This is the second of my new poems which I
posted first on Myspace.

Honey Puffs

After all these decades
I've taken to buying
Honey Puffs for breakfast.

What's more,
I fill my bowl to the brim.
And I pour on soymilk
instead of the
"it's-good-for-you" cows' milk
which always
made me sick.

You were quite wrong:
eating cereal pre-sugared
instead of heaping spoonfuls on
at time of consumption,
is not a moral issue.

14/8/2007

Mothers

I had my first go at blogging on Myspace, simply because I had a couple of friends there, but I discovered that I really don't like the atmosphere there, although I really can't work out how Myspace can actually have an atmosphere at all! I have decided to delete that page, but I didn't want to lose what I had written there, and I would like to keep writing occasionally. I can't work out why , but it seems that millions around the world have a similar desire to put themselves out there, so why not me?

I write poetry - but I haven't been able to write anything for two years. Reading a Myspace blog, which was a tribute to the writer's mother, triggered something in my head - but what follows isn't a sweetly loving reminiscence like hers.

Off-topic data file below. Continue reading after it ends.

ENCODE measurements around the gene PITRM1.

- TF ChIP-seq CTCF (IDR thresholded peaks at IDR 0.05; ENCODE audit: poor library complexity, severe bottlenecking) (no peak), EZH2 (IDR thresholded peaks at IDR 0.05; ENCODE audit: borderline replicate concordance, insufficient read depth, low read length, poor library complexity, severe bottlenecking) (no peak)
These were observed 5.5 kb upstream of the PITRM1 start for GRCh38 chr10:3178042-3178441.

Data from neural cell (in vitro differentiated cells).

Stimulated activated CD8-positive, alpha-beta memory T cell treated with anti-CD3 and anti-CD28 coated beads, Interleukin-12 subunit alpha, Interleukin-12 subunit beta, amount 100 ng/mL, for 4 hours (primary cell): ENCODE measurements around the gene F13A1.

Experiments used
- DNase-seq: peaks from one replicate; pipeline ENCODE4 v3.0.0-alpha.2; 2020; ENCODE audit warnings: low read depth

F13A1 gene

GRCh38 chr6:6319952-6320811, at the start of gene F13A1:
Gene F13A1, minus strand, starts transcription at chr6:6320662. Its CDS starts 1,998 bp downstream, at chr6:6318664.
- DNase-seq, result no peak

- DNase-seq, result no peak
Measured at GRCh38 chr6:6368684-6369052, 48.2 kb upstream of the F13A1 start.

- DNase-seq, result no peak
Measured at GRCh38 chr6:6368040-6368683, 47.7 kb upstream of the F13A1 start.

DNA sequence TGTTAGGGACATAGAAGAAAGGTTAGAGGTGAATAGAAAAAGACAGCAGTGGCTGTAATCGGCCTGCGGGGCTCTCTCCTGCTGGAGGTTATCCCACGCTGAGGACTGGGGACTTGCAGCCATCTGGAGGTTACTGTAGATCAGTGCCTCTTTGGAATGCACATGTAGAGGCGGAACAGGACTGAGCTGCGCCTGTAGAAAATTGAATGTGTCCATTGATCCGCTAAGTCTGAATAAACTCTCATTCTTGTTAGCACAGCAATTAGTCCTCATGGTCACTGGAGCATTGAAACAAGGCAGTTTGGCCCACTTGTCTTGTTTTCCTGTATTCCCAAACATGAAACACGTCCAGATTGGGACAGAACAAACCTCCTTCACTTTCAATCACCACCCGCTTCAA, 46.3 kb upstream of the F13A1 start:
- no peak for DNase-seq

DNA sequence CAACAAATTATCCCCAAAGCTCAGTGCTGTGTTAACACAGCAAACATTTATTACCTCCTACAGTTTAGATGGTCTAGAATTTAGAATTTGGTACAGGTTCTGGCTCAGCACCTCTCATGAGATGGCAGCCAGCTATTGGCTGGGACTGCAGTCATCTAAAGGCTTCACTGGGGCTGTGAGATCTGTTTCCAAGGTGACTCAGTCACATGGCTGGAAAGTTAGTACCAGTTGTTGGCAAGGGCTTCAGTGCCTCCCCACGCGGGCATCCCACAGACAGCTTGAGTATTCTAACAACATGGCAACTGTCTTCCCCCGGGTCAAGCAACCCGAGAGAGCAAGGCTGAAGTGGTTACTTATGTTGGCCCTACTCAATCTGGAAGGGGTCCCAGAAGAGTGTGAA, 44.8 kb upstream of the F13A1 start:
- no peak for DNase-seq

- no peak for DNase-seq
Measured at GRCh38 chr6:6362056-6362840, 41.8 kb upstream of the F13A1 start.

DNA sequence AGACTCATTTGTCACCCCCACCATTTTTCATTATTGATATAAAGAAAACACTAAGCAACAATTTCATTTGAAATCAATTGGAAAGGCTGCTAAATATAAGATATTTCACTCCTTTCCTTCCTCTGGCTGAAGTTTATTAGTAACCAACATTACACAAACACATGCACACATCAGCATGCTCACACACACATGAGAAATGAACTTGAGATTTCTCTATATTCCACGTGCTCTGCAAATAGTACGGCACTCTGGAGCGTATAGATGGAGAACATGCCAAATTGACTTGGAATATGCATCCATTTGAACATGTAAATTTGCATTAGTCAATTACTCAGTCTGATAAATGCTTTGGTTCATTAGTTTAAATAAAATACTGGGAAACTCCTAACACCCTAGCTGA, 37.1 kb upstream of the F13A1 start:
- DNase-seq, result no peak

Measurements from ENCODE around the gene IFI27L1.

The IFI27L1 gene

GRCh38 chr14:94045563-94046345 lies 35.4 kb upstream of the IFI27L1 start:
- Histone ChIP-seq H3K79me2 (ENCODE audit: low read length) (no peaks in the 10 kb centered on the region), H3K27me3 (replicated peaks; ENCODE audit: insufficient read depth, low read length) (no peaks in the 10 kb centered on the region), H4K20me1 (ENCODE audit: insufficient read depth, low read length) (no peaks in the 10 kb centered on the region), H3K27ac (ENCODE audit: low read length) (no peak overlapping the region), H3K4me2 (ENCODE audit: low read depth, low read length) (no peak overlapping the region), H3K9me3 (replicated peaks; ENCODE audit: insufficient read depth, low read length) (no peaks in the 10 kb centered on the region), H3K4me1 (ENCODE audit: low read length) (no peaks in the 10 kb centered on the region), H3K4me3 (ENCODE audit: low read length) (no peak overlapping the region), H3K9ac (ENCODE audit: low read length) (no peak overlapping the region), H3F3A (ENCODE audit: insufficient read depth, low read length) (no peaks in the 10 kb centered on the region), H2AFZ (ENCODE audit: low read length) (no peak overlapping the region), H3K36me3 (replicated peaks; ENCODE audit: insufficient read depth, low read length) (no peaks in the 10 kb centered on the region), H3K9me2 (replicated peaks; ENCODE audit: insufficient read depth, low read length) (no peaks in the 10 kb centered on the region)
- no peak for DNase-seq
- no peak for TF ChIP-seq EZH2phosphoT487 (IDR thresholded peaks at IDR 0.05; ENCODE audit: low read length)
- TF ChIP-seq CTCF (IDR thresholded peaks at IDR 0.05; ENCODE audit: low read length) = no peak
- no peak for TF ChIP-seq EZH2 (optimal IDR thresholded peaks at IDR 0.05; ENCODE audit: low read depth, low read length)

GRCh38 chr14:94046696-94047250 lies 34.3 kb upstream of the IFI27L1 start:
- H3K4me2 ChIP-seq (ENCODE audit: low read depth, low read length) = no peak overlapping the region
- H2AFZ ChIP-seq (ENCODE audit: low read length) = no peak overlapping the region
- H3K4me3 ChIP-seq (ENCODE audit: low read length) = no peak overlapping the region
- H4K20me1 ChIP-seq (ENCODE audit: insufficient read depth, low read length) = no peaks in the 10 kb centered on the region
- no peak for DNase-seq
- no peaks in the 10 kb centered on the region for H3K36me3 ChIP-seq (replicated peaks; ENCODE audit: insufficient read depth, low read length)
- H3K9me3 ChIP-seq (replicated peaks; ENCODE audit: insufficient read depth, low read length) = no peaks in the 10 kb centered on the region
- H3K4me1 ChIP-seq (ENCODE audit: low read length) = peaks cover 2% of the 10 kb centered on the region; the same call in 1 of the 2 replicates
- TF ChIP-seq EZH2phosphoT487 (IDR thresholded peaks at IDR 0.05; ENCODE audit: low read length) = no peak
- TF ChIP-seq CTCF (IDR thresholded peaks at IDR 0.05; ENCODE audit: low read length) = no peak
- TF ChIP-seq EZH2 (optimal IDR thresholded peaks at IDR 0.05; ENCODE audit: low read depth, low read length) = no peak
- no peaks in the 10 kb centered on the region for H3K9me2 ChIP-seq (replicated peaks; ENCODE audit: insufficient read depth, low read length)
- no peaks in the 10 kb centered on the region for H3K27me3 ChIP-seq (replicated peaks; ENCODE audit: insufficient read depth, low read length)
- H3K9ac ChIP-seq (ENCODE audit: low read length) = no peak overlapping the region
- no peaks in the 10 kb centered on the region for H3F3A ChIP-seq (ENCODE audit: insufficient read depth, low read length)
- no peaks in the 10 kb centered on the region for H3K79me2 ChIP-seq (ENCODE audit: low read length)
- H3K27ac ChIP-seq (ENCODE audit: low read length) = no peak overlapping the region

I'm a mother. I love being a mother. But I also had a mother, and the hardest thing to admit is, that, despite loving her as a child can't seem to help but do, I also hated her for never showing that she loved me, for never acknowledging I was okay, or good enough. Two decades after her death, I'm still not quite over it, probably never will be. My greatest fear is that my beautiful sons, whom I love more than life, will feel the same about me.


The After-Game Debrief

Right into extra time
it was all about you.
Lying grey and motionless
you still controlled the play.

You wouldn't blow the whistle
till I had shaken hands,
acknowledged you as
Player of the Century,
and me - less than second five-eighths.

Even now, two decades on,
you still high tackle into my life
scrummaging in my head
at inopportune moments.

It's time I told you,
The Game's over.
The boot's on my foot.
Your ball's out of play.
My team's playing live.
Your team's dead and gone.
It's all over - even the shouting.

14/8/2007